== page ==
Father Pro arrived at Veracruz on July 8, 1926. Plutarco Elías Calles was now president of Mexico. Unlike his predecessors, Calles vigorously enforced the anti-Catholic provisions of the 1917 constitution, implementing the so-called Calles Law, which provided specific penalties for priests who criticized the government (five years imprisonment) or wore clerical garb in certain situations outside their churches (500 pesos). This law went into effect on July 31, 1926.
By this time, some states, such as Tabasco under the notorious anti-Catholic Tomás Garrido Canabal, had closed all the churches and cleared the entire state of openly serving priests, killing many of them, forcing a few to marry and leaving a few to serve covertly at risk of their lives. On his return Fr. Pro served a Church which was forced to go “underground.” He celebrated the Eucharist clandestinely and ministered the other sacraments to small groups of Catholics.
Details of Pro’s ministry in the underground church come from his many letters, signed with the nickname Cocol. In October 1926, a warrant for his arrest was issued. He was arrested, released from prison the next day, but kept under surveillance.
An assassination attempt by bombing against Álvaro Obregón (which only wounded the ex-president) in November 1927 provided the state with a pretext to capture Pro and his brothers Humberto and Roberto. A young engineer who was involved and confessed his part in the assassination testified the Pro brothers were not involved. Miguel and his brothers were taken to the Detective Inspector’s Office in Mexico City.
On November 23, 1927, Fr. Pro was executed without trial. President Calles gave orders to have Pro executed under the pretext of the assassination, but in reality for defying the virtual outlawing of Catholicism. Calles had the execution meticulously photographed, and the newspapers throughout the country carried them on the front page the following day. Presumably, Calles thought that the sight of the pictures would frighten the Cristero rebels who were fighting against his troops, particularly in the state of Jalisco. However, they had the opposite effect.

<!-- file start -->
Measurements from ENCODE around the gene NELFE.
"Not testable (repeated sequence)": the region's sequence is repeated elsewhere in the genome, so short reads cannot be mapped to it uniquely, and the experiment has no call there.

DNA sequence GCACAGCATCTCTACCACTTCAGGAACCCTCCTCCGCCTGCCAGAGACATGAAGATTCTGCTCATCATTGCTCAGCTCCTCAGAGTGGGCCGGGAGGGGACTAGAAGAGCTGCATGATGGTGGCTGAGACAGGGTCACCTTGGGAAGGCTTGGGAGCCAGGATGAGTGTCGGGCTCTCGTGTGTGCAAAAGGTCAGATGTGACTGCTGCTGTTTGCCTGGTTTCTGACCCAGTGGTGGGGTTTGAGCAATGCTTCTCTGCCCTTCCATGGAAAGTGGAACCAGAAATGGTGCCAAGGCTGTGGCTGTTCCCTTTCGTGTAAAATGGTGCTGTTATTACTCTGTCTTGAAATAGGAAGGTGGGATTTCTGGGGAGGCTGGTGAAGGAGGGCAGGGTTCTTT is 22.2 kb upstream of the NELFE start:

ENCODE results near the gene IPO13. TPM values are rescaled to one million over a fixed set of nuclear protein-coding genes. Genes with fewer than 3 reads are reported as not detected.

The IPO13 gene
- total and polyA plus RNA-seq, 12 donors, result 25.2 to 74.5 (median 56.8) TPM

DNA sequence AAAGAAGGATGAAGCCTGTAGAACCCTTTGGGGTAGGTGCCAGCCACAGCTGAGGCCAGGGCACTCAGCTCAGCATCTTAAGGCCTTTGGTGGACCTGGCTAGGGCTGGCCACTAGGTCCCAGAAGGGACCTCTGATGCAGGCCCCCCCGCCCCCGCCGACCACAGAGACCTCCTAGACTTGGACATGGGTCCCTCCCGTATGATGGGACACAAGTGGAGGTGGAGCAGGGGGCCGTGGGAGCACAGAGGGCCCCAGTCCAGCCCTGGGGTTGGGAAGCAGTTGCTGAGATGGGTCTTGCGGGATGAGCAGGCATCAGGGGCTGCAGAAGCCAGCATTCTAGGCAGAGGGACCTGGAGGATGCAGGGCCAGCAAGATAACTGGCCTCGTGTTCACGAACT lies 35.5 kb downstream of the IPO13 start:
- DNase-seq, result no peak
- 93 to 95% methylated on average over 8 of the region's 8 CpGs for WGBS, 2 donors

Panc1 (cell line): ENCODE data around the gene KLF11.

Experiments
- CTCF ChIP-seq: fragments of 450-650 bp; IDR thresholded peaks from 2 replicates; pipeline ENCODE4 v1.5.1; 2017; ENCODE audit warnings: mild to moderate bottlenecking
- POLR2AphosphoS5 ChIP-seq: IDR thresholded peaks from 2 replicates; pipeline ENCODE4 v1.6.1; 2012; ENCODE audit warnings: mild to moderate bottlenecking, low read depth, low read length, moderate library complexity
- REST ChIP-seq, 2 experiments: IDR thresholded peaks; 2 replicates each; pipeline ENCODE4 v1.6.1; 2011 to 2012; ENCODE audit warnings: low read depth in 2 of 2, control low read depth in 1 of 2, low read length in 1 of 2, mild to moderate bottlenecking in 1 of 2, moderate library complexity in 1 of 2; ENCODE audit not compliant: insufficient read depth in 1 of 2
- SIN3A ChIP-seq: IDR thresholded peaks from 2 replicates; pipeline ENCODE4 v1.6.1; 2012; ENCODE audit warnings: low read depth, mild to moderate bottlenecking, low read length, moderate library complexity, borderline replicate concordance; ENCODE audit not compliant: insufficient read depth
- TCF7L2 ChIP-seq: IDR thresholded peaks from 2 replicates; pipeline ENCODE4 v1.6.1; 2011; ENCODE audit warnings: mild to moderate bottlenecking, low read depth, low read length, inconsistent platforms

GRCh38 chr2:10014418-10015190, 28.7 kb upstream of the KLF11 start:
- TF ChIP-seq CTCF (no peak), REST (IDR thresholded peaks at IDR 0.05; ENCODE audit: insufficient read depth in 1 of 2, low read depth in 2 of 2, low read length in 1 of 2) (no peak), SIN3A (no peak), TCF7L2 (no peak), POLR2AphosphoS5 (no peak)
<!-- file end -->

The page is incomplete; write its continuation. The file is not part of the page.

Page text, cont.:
Fr. Pro and his brothers were visited by Generals Roberto Cruz and Palomera Lopez around 11 p.m. on November 22, 1927. The next day, as Fr. Pro walked from his cell to the courtyard and the firing squad, he blessed the soldiers, knelt and briefly prayed quietly. Declining a blindfold, he faced his executioners with a crucifix in one hand and a rosary in the other and held his arms out in imitation of the crucified Christ and shouted out, “May God have mercy on you! May God bless you! Lord, Thou knowest that I am innocent! With all my heart I forgive my enemies!”  Before the firing squad were ordered to shoot, Pro raised his arms in imitation of Christ and shouted the defiant cry of the Cristeros, “Viva Cristo Rey!” -“Long live Christ the King!”. When the initial shots of the firing squad failed to kill him, a soldier shot him point blank.
Calles is reported to have looked down upon a throng of 40,000 which lined Pro’s funeral procession and another 20,000 waited at the cemetery where he was buried without a priest present, his father saying the final words. The Cristeros became more animated and fought with renewed enthusiasm, many of them carrying the newspaper photo of Pro before the firing squad.